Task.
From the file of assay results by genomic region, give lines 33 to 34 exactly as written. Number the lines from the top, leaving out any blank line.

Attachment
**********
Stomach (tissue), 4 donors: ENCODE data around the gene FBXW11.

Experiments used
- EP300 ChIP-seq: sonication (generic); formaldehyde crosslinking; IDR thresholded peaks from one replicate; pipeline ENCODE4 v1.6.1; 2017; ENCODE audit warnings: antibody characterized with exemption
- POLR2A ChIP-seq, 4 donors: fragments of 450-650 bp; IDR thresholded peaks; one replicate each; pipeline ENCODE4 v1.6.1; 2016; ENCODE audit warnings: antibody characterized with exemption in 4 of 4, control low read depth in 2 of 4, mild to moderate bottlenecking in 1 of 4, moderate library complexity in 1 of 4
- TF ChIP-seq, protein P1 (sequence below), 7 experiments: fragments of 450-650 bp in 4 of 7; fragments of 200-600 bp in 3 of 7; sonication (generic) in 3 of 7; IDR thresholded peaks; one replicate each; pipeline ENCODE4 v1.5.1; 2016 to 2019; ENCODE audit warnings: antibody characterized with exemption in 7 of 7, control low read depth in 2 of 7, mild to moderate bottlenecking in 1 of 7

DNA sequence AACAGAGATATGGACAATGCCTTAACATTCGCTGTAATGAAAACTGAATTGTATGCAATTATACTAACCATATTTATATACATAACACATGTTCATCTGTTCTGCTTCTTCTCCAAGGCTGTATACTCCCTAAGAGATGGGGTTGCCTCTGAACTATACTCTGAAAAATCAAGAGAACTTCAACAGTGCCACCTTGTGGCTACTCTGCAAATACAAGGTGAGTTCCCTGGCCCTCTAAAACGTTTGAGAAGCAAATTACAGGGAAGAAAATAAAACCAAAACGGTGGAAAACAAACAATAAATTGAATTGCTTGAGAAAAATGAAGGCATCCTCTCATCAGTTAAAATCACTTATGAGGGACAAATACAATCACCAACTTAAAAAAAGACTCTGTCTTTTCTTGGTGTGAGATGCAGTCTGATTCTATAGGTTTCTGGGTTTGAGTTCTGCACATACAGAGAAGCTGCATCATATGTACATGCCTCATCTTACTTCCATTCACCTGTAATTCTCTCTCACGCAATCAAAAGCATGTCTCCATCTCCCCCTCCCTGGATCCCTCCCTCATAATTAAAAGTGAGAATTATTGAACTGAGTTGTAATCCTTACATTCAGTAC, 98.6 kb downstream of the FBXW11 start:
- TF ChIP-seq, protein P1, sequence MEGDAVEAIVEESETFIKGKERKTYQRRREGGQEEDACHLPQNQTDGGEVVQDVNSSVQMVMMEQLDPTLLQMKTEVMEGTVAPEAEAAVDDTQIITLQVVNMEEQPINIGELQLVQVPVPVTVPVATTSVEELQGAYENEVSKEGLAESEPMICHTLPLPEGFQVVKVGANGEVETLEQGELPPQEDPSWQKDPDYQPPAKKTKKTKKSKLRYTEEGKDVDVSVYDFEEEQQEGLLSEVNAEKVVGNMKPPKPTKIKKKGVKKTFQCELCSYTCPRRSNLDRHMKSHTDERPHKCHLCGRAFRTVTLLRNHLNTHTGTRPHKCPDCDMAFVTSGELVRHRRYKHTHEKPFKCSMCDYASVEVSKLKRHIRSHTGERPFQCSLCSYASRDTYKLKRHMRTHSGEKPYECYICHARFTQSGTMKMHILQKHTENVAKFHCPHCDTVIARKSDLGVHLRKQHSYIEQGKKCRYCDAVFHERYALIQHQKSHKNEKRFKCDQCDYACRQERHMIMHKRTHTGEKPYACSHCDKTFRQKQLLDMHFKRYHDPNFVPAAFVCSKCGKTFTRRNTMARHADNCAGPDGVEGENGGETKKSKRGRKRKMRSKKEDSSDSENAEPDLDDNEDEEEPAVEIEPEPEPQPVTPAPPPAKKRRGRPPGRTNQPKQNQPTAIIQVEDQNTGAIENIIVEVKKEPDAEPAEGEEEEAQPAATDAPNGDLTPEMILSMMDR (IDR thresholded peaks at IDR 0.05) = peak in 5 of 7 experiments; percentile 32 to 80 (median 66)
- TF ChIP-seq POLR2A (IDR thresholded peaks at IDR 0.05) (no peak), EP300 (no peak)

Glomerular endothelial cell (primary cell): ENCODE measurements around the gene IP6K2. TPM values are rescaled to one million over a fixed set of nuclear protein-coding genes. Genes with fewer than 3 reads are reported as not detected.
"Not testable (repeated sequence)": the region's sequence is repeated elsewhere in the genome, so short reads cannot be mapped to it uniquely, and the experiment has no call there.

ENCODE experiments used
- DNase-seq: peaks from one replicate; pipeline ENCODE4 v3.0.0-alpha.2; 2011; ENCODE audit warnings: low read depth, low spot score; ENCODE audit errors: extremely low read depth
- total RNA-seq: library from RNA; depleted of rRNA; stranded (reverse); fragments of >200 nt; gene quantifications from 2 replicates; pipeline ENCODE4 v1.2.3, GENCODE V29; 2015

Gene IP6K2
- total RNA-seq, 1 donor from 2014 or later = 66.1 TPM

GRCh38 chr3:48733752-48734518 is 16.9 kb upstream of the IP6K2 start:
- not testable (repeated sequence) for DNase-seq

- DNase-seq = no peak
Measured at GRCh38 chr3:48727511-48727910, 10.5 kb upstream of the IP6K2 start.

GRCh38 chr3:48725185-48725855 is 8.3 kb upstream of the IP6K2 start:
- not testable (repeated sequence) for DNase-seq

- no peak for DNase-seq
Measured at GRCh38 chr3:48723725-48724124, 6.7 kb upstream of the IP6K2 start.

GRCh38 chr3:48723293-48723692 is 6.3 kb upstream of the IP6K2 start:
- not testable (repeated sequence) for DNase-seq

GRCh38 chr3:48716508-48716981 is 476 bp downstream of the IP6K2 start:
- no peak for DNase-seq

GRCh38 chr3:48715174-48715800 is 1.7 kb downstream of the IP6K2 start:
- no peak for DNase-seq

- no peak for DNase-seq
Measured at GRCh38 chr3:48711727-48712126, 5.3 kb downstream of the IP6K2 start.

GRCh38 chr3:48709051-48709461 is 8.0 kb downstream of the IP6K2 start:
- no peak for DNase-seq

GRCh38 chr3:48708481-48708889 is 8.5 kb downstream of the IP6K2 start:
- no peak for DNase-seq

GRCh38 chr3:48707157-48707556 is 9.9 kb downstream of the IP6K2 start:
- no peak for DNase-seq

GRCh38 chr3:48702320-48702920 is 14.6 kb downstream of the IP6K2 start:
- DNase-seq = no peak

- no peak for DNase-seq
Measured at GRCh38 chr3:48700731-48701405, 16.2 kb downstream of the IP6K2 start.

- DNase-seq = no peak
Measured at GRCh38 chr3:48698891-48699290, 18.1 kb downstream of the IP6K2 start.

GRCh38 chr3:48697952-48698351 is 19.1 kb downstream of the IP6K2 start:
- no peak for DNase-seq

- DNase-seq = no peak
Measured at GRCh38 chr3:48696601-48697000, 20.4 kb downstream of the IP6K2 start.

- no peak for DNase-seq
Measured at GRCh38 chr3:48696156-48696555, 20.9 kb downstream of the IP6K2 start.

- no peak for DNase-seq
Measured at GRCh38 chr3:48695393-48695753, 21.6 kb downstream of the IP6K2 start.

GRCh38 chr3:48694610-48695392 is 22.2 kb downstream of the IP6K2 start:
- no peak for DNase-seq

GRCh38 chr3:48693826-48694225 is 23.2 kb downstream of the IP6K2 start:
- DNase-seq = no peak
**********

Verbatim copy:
- no peak for DNase-seq

GRCh38 chr3:48708481-48708889 is 8.5 kb downstream of the IP6K2 start: